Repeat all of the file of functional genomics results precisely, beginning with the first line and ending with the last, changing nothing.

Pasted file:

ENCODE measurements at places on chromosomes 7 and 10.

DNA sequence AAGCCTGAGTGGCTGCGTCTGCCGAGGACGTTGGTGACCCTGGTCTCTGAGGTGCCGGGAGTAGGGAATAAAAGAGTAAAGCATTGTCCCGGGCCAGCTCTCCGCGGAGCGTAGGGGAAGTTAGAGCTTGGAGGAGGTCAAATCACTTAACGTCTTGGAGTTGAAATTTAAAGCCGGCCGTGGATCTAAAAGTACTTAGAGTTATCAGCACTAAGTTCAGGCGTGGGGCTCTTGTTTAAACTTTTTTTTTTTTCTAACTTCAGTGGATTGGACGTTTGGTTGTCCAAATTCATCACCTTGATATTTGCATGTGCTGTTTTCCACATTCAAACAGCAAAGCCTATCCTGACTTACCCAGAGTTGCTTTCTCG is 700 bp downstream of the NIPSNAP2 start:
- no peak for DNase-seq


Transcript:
ENCODE measurements at places on chromosomes 7 and 10.

DNA sequence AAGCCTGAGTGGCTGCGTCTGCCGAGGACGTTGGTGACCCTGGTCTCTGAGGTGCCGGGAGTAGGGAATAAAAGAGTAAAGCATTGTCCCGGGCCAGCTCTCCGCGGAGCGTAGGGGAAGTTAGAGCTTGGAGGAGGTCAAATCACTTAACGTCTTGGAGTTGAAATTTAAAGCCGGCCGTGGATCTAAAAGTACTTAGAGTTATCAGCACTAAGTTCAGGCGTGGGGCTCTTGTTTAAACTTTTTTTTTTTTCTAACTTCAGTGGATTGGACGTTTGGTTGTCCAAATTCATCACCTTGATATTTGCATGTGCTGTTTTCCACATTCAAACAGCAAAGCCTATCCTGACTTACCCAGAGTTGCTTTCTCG is 700 bp downstream of the NIPSNAP2 start:
- no peak for DNase-seq